18 October 2005

Every mainstream consumer doing typical tasks should consider the Mac

In a Wall Street Journal preview of the upcoming new Windows Vista operating system upgrade, is this morsel on Mac superiority.
You also won't have to worry about Vista if you buy one of Apple Computer's Macintosh computers, which don't run Windows. Every mainstream consumer doing typical tasks should consider the Mac. Its operating system, called Tiger, is better and much more secure than Windows XP, and already contains most of the key features promised for Vista.

Things just work better on a Mac.

Other good news for Apple:

"Through August, Apple's share of the U.S. retail market for computers, excluding online sales, grew to 6.6% from 4.3% in the same period last year, according to market researcher NPD Group," Wolverton reports. "And even without taking into account sales of the newly introduced iPod nano, Apple's share of the U.S. retail market for digital-music players edged upward in recent months to 74%."

13 October 2005

Google Reader

Google has been relentless in developing internet applications, and the latest to enter the realm of public beta is Google Reader. Google Reader is an online newsfeed aggregator, that allows one to turbocharge their web browsing experience. It's Google's foray into a crowded market of RSS or Atom readers.

What the heck is RSS or Atom and why should I care? I wish not to get technical here, but when you point your web browser at an internet site, underneath the seams, it fetches a slew of source code in HTML format that your browser program then takes and renders a suitable display presentation for you. Many sites, including most news sites and blogs also offer a sitefeed, that is arranged in a much simpler format. Typically, it's a short list of less than a dozen items, with a title, link, and descriptive summary (or full article text) — an RSS/Atom aggregator then takes this universal formatted sitefeed and allows one to skim through reams of web sources, with the option to fire the browser at the full page sitting behind the summary feed item. What are the advantages of this method of grokking the world wide web?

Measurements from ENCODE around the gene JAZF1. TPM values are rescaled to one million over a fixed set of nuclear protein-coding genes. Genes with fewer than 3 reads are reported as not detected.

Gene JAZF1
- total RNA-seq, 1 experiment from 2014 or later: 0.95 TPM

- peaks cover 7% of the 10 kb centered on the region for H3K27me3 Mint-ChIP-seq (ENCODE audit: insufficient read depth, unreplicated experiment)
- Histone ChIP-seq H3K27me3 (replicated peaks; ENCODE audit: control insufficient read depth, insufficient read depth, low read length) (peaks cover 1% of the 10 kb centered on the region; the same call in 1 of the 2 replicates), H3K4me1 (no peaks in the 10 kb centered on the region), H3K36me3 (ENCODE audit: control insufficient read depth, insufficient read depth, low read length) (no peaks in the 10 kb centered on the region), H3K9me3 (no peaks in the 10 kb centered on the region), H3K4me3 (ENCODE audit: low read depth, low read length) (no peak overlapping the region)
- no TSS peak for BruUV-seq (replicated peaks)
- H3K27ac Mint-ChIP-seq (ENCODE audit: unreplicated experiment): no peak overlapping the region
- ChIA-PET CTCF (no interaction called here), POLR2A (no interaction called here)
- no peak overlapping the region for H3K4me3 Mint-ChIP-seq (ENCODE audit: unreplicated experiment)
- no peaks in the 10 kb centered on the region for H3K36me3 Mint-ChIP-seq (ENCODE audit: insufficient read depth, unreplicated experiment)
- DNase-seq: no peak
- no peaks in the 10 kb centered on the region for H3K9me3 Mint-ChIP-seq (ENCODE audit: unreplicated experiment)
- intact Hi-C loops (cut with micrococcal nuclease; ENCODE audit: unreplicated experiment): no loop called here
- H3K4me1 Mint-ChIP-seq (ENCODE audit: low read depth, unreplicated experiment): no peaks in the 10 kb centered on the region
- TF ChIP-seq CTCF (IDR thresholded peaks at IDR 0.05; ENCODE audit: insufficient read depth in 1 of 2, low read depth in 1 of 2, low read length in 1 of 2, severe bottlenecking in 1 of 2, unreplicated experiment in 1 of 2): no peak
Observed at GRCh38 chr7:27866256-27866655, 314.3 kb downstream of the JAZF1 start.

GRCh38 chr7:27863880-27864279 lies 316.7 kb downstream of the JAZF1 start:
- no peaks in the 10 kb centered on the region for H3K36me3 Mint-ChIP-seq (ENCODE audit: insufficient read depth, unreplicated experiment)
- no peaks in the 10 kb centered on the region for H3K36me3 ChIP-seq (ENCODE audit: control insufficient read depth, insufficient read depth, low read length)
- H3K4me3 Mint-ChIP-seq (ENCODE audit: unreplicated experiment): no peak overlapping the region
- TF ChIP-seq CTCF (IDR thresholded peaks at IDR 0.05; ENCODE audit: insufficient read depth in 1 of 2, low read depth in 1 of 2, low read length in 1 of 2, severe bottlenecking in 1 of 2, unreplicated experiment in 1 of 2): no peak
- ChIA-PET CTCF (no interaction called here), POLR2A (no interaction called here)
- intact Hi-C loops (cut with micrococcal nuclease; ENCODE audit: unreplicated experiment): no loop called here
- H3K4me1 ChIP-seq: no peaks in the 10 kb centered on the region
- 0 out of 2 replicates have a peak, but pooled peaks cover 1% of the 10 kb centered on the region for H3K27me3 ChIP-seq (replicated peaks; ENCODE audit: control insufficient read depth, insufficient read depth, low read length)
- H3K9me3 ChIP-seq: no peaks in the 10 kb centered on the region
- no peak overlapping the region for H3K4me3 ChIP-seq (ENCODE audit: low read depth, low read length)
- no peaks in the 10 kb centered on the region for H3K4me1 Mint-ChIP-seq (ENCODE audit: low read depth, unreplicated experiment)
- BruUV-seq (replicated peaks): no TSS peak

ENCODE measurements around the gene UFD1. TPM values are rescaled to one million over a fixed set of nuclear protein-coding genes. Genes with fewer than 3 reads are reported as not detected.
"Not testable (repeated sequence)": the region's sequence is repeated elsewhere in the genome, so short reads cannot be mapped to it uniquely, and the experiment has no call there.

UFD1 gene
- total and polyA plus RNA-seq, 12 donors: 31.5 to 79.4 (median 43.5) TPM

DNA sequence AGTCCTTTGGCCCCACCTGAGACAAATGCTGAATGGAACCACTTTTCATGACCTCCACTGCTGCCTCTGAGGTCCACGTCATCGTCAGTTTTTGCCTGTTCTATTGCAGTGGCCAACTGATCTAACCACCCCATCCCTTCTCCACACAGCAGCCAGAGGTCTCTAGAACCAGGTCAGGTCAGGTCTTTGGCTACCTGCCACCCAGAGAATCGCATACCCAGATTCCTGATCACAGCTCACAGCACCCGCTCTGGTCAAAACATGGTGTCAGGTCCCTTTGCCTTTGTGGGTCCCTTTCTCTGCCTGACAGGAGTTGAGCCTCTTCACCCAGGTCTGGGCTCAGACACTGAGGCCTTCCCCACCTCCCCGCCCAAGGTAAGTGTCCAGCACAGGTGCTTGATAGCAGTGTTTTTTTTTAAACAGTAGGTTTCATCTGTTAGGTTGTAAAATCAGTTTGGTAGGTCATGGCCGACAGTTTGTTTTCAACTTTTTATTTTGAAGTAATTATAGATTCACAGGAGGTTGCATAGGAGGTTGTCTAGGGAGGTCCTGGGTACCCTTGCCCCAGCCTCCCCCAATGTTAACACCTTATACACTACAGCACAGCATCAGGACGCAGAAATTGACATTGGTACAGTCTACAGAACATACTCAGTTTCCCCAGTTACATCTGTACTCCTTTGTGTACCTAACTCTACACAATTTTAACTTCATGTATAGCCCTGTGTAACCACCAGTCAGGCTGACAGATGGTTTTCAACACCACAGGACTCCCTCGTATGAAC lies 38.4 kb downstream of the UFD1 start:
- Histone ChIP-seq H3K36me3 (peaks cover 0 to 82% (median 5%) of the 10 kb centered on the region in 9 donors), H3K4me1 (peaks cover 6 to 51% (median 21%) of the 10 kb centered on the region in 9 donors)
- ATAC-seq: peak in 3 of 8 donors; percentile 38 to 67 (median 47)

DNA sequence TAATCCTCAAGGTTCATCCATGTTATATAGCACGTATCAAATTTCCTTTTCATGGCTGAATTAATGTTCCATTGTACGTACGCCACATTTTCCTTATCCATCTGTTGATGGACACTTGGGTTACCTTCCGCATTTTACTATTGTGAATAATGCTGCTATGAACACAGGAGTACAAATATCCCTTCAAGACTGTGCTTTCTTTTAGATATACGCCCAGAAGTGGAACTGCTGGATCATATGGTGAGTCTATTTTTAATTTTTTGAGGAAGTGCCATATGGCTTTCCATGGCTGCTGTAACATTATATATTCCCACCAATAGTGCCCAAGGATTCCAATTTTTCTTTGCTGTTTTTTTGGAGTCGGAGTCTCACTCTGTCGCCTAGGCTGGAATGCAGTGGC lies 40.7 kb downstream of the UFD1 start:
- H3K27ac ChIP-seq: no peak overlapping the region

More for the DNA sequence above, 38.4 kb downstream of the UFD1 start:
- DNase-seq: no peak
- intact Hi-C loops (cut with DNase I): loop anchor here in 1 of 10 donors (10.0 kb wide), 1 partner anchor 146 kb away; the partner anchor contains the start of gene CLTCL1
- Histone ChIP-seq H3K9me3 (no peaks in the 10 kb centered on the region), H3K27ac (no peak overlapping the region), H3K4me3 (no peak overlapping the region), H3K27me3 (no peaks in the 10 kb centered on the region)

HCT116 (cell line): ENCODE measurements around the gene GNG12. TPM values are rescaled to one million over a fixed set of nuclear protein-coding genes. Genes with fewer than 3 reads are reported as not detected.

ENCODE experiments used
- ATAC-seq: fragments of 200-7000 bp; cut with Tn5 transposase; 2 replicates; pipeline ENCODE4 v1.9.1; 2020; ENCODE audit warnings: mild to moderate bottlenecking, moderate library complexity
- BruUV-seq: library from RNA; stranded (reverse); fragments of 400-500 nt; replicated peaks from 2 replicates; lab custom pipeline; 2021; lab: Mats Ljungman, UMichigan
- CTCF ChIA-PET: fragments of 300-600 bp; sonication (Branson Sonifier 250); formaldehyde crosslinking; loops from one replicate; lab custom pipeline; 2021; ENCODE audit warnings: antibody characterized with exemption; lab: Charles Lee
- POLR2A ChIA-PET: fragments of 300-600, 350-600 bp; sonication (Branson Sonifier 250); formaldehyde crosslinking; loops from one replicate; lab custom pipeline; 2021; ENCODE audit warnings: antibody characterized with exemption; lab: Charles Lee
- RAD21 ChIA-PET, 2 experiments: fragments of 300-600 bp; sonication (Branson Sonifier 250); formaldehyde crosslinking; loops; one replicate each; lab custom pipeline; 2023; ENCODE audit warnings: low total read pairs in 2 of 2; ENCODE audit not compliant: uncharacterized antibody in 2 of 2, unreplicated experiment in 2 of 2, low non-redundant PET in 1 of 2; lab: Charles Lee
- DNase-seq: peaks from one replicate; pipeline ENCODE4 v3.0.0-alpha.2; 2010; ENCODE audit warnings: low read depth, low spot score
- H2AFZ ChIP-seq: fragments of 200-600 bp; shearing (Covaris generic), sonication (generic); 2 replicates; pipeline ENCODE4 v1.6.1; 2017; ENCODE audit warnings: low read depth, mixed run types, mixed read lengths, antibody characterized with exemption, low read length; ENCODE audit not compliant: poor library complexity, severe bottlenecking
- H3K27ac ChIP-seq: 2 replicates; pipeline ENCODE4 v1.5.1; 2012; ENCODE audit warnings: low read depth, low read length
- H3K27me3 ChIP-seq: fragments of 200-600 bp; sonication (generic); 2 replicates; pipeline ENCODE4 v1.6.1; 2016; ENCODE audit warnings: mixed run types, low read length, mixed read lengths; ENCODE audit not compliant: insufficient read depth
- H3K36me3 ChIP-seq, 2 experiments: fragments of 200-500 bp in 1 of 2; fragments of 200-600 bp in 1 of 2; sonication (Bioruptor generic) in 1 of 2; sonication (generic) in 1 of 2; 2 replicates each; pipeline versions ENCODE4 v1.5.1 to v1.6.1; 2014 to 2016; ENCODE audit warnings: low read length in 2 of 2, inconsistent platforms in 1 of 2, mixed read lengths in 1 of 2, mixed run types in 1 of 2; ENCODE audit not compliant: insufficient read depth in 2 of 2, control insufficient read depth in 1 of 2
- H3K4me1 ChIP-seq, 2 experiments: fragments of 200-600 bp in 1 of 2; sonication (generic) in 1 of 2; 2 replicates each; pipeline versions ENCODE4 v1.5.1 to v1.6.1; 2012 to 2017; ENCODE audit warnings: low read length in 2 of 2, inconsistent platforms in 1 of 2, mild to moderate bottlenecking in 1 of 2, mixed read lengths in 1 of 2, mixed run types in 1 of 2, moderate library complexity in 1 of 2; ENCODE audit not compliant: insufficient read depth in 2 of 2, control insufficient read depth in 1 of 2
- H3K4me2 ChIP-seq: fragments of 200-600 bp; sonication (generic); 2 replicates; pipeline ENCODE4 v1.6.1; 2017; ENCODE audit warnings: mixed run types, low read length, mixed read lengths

• One can hit all of the internet sites they frequent in a quicker and much more efficient fashion. And it's plain which items are newly added and which are those already read.

  • Access and content display is much faster, since all the garbage is culled off, and you're only left with the "meat" of what you want. Some feeds only offer a headline, some only lead paragraph(s) of an article, but others (including most of the popular blogging software offerings) include the entire contents of an article. No waiting for 212 images to load in your browser, or for a giant table to render properly.

  • If an item is of interest, your newsreader allows you to simply click to the source immediately, moving your browser to that particular web page. Sort of the equivalent of speed reading, it's speed surfing.

  • Some aggregators permit you to view newsfeeds for all of the sites you subscribe to in chronological order, offering a hotlist of all the new items added to the sites you're most interested in.

Now, back to Google Reader. I've been using RSS feeds for a while now, and even here on the home page, you'll note Yahoo! headlines and local Arizona headlines that are just RSS newsfeeds. I've written server side processes to cull headlines from notable sites and used client programs on my Powerbook. But I've long wished for the available time to develop my own internet, server located newsreader. Google reader is the best reader I've used to date, at least in terms of conceptual useability, acknowledging that is a beta product in dire need of refinement and added enhancements.
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